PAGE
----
The AT&T Oaks Course at TPC San Antonio is annually one of the most difficult non-major tracks on the PGA Tour. Throw in some winds in excess of 20 miles per hour, and the course becomes tough enough to humble nearly every player that dares to challenge it.
The early leaderboard at the Valero Texas Open seemed better suited for venues like Winged Foot or Shinnecock Hills, with par more like a pipe dream than a realistic target. Blustery winds routinely blew approach shots off target, and work around the greens was made all the more difficult by gusts that reached as high as 36 miles per hour.
Despite one of the strongest fields in recent tournament history, the opening-round scores were sheer carnage: 23 players from Thursday's morning wave failed to break 80, including reigning U.S. Open champ Martin Kaymer. His 10-over 82, which included a pair of triple bogeys, was his highest score in 279 career rounds on Tour.
Kaymer was hardly alone, though. His 82 was equaled by Geoff Ogilvy and Scott Stallings, who carded three birdies but was undone by an 11 on the par-5 eighth hole. D.A. Points shot an 86 after playing his first four holes in 9 over, while Johnson Wagner needed one more stroke to complete his round, turning in a 15-over 87. Top-ranked junior golfer Sam Burns earned a spot in this week's field by winning last year's Junior PGA Championship, but Burns shot an 89 in his first round against the pros.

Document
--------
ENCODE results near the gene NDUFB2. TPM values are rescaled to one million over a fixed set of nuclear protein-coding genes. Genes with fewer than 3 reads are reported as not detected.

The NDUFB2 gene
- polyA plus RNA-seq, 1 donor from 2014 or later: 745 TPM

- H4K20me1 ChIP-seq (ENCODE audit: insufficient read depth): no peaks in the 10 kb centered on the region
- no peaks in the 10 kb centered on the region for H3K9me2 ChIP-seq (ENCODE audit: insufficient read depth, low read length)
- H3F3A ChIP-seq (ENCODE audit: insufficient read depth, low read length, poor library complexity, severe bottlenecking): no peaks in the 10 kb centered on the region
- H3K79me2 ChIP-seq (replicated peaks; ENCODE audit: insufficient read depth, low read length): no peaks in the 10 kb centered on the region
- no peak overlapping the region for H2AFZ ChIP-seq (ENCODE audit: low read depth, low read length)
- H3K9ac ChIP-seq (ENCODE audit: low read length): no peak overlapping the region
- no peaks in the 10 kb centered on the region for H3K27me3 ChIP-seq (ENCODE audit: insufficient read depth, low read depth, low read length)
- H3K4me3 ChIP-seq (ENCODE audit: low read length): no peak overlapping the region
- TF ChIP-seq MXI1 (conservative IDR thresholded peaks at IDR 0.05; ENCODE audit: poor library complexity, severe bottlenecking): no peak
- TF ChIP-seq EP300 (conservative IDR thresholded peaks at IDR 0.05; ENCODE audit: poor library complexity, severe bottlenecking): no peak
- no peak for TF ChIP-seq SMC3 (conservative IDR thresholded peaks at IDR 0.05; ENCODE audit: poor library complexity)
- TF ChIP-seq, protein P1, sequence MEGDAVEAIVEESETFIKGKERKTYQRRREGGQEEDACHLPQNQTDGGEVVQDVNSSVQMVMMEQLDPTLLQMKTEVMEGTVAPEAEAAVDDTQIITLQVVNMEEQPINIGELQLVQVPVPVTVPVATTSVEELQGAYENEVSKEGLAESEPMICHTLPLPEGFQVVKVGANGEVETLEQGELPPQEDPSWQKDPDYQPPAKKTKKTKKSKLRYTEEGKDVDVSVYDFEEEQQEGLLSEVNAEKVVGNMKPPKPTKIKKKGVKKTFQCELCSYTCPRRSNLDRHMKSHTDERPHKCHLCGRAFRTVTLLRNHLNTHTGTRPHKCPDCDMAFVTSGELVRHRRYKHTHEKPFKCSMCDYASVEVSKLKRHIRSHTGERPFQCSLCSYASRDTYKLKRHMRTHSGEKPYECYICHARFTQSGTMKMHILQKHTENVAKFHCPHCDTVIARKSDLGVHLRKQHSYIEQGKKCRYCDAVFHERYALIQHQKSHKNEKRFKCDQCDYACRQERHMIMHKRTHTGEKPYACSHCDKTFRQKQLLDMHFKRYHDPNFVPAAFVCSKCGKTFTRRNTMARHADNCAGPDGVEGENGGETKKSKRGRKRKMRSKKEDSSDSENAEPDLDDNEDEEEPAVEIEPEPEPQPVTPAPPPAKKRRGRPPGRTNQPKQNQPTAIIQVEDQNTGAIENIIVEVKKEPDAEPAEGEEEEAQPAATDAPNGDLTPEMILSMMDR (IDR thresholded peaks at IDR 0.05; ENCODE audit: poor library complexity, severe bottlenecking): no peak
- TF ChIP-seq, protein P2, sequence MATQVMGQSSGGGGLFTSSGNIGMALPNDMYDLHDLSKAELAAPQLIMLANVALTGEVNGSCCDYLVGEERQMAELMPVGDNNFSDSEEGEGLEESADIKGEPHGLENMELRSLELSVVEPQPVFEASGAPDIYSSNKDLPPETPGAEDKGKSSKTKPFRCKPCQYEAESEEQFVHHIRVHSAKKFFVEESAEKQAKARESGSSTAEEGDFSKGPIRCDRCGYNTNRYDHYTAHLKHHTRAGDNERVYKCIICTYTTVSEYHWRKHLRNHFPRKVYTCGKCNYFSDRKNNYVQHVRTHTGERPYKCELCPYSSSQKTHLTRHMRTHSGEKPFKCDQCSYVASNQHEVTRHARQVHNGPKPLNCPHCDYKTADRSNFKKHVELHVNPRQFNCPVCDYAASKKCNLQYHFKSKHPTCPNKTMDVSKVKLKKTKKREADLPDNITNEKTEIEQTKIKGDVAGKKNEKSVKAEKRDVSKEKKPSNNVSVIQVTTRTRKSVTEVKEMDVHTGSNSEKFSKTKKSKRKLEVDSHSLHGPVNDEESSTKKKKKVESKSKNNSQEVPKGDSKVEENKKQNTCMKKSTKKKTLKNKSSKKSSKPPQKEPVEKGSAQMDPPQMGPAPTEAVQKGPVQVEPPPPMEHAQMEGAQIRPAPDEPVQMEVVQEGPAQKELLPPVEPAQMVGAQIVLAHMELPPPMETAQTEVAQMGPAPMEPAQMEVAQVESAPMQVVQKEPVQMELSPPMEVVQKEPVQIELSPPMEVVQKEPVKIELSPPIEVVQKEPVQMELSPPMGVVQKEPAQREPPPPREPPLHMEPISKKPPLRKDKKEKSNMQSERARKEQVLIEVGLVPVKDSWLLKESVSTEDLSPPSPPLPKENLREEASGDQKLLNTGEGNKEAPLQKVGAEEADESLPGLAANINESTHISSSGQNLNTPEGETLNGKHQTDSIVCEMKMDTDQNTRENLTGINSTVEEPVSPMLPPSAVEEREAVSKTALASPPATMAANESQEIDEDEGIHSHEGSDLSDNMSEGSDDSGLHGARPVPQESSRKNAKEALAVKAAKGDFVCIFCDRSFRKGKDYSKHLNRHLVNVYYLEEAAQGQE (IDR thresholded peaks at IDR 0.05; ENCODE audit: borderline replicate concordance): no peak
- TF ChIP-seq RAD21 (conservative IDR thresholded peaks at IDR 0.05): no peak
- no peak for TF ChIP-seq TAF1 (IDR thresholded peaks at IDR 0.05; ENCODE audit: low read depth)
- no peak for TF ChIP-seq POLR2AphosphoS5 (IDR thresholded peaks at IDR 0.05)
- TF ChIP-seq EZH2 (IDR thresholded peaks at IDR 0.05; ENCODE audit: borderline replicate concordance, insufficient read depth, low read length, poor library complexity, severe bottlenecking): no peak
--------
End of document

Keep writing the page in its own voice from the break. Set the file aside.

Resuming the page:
Even players who entered the week with plenty of momentum faltered. Dustin Johnson and Matt Every, both winners on Tour earlier this month, carded matching rounds of 6-over 78, a score that Johnson called "terrible."
"But I'm still not out of the mix," he added, accurately assessing just how unpredictable things have gotten in the Lone Star State.
The scoring average from the morning wave was 78.61 on the par-72 track, a figure that would have been even higher were it not for a series of mid-round withdrawals. First it was Sangmoon Bae, who pulled out because of a back injury after playing seven holes in 6 over. Bae was quickly followed by Graeme McDowell, who withdrew because of a lower leg injury. McDowell had played nine holes in 5 over. Colt Knost then became the third to make an early exit, citing a thumb injury after playing eight holes in 9 over.
No one from the early wave broke par, with the best scores a pair of even-par 72s turned in by Matt Kuchar and Cameron Percy. Percy was a late addition to the field when Mike Weir withdrew prior to his opening-round tee time.
With strong winds expected to continue throughout the opening round, Thursday's scores were on pace to become the highest average since the second round of the 2007 U.S. Open, when the field averaged nearly seven shots over par at Oakmont.